I know all this sounds pretty silly. It actuall IS silly. But I can’t find a way around these stupid problems.


  6. Of course, there is also the issue of office bookshelves versus home bookshelves. Since accepoting an academic job, I keep most, if not all, of my economics and mathematics books in my office and most of my other books at home. As a result, the books at my home are dominated by fiction. In fact, they are dominated by the science fiction, fantasy and crime fiction genres. As a result, people who visit me at home get a somewhat incomplete view of my reading habits.


  7. I have a number of Chomsky books (as do many of my friends) — but then they’re all too do with linguistics. Its interesting how Chomsky was able to lever his position in a completely different field to get into politics (I guess no worse than media/sports personalities doing the same – perhaps better — at least he is a smart guy). It would also be interesting to know how many people read his political stuff only because they read his linguistic stuff.


  8. Conrad – An important distinction. Chomsky is a respectable figure in linguistics. However, I would take owning several of his political books as a proxy for loopy left political beliefs.


  9. Looking at the magazines that people buy could be some other way of determining what interests a person. With books, there’s the “wanting to appear intellectual” aspect, as well as the “not completely read as the book is quite long” aspect.

    Magazines are often shorter than books, more of-the-moment than books, and cheaper, individually. I subscribe to Scientific American, National Geographic and The Economist, and regularly read New Scientist and the monthly/quarterly journals of my professional associations (the Australian Math. Soc, American Math Soc and New York Academy of Sciences).

    I’ve bought some books because I think that they looked interesting and that I’d understand them later on (eg “The Undivided Universe” by David Bohm).


  10. “It would also be interesting to know how many people read his political stuff only because they read his linguistic stuff.”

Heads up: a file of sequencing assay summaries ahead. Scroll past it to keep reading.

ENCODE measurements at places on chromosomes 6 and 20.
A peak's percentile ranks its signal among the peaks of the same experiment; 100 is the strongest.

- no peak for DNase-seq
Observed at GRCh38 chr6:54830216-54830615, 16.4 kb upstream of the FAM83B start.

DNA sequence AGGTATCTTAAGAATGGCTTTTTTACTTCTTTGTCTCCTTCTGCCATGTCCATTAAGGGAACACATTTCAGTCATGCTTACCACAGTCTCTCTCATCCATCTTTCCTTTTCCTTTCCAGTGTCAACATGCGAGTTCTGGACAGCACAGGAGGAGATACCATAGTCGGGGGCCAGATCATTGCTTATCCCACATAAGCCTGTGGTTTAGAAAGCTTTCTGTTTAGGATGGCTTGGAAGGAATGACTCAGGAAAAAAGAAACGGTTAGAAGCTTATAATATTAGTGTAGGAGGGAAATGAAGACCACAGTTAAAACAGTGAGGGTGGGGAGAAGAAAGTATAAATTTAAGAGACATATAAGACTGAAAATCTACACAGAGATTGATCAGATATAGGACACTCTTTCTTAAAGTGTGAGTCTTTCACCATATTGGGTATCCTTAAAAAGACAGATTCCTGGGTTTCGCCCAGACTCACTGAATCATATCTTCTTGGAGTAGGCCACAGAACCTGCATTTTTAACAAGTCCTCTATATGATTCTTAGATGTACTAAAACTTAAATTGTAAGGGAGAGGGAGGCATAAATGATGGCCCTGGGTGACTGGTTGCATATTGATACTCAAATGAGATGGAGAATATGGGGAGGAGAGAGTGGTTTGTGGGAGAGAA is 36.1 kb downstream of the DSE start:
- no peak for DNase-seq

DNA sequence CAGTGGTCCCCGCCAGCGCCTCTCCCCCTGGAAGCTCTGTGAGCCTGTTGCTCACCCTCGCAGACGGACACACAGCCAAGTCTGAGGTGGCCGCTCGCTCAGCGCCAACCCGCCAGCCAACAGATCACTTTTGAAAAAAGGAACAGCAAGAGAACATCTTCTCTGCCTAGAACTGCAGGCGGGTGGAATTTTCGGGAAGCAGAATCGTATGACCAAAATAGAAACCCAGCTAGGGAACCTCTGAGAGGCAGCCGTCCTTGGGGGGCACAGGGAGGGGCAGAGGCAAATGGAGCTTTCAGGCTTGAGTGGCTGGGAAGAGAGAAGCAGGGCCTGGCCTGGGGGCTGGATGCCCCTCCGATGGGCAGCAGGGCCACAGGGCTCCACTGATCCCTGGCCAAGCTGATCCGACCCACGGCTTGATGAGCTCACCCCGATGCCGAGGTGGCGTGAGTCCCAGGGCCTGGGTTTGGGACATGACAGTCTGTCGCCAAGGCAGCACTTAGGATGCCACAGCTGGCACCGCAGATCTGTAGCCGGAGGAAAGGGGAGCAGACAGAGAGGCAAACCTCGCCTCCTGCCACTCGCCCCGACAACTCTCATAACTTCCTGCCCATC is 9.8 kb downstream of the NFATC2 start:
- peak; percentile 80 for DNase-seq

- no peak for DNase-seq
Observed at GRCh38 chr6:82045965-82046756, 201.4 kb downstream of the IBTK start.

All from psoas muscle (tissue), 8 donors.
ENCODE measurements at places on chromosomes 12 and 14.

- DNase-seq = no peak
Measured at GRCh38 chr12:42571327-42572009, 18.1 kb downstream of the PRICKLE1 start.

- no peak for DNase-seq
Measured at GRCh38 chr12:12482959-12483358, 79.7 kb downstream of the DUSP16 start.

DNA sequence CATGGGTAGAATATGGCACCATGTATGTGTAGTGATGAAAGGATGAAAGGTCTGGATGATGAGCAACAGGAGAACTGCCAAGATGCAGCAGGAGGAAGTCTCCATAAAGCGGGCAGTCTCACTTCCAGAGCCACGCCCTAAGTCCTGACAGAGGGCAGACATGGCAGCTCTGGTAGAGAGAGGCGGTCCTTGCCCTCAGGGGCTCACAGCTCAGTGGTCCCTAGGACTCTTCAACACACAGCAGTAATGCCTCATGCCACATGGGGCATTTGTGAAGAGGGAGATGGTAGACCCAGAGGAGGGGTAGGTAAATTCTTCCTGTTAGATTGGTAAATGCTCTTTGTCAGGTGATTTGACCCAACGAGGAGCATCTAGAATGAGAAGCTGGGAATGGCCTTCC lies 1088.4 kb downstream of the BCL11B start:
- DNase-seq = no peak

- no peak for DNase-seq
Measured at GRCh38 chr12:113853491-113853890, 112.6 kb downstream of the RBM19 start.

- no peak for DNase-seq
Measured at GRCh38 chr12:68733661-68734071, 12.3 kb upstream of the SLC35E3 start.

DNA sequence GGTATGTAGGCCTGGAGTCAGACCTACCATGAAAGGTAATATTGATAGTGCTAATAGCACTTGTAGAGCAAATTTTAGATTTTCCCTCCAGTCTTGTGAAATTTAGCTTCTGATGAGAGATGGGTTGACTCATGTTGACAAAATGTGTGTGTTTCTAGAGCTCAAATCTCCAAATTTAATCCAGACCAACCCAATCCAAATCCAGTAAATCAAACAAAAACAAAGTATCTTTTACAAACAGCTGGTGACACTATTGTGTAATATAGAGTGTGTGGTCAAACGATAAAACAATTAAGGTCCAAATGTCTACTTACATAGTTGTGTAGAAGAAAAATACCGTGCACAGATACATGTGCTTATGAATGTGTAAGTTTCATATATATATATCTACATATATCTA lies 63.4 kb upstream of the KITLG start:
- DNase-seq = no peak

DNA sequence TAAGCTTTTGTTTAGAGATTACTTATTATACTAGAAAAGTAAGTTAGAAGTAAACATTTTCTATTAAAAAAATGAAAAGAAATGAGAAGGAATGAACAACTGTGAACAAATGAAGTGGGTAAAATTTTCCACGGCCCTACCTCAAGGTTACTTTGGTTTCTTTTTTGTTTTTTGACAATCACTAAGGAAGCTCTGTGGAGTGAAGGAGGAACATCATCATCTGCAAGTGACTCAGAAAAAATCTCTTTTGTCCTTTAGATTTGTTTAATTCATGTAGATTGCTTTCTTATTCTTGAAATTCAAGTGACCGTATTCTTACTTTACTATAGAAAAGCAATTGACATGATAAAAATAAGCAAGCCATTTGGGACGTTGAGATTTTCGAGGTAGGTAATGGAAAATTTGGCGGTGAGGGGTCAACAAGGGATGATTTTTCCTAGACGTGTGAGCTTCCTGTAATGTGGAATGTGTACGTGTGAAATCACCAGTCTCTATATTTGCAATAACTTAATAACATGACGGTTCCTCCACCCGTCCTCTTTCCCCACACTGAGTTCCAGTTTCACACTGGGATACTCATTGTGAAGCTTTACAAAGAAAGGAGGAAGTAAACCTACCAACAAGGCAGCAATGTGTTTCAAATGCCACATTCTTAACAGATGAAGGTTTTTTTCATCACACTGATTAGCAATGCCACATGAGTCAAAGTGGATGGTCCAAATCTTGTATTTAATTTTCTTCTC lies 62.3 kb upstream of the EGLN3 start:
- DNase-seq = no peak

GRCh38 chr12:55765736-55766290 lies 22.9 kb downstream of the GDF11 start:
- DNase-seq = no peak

Linguistics is a rather narrow discipline and I can’t understand why people outside that specific profession would read Chomsky books on Linguistics. Politics is different; it appeals to everyone and is much easier to read. So I do nto think there would be a strong connection there.


  11. On magazines, I get: The New Republic, The Atlantic Monthly, Prospect, Literary Review, New York Review of Books, Private Eye, Quadrant, The Monthly, various think-tank publications.

    I buy after assessing each issue in the newsagent: The New Yorker, The Economist, New Scientist. I still look at The Spectator, though rarely buy it these days.

    Journals: Critical Review, People and Place.


  12. “Chomsky is a respectable figure in linguistics. However, I would take owning several of his political books as a proxy for loopy left political beliefs.”

    Andrew, when you review a Clive Hamilton book (for example) do you buy it? Isn’t it possible that the person in question owns a number of Noam Chomsky books so they can better debate those with loopy left political beliefs?


  13. Borofkin – Yes I do, and I have a large number of ‘money is bad for you’ books by other authors as well. As the rest of the post points out, these proxy measures can be misleading. In my case, the large numbers of books on liberalism and volumes generally in favour of market economics would raise the possiblity that I don’t actually support Hamilton. The matter could be resolved by looking inside the Hamilton books, which contain many highly critical notes to myself.


  14. “I find I barely have enough time to read my magazines, sometimes barely enough to skim through most of them!”

    Why then subscribe? I get Physics Today and a few other magazines as society member, but I seldom find the time to even have a cursory look at them. And I even switched to online access for professional journals (including one where I serve as an associate editor) as they take too much space.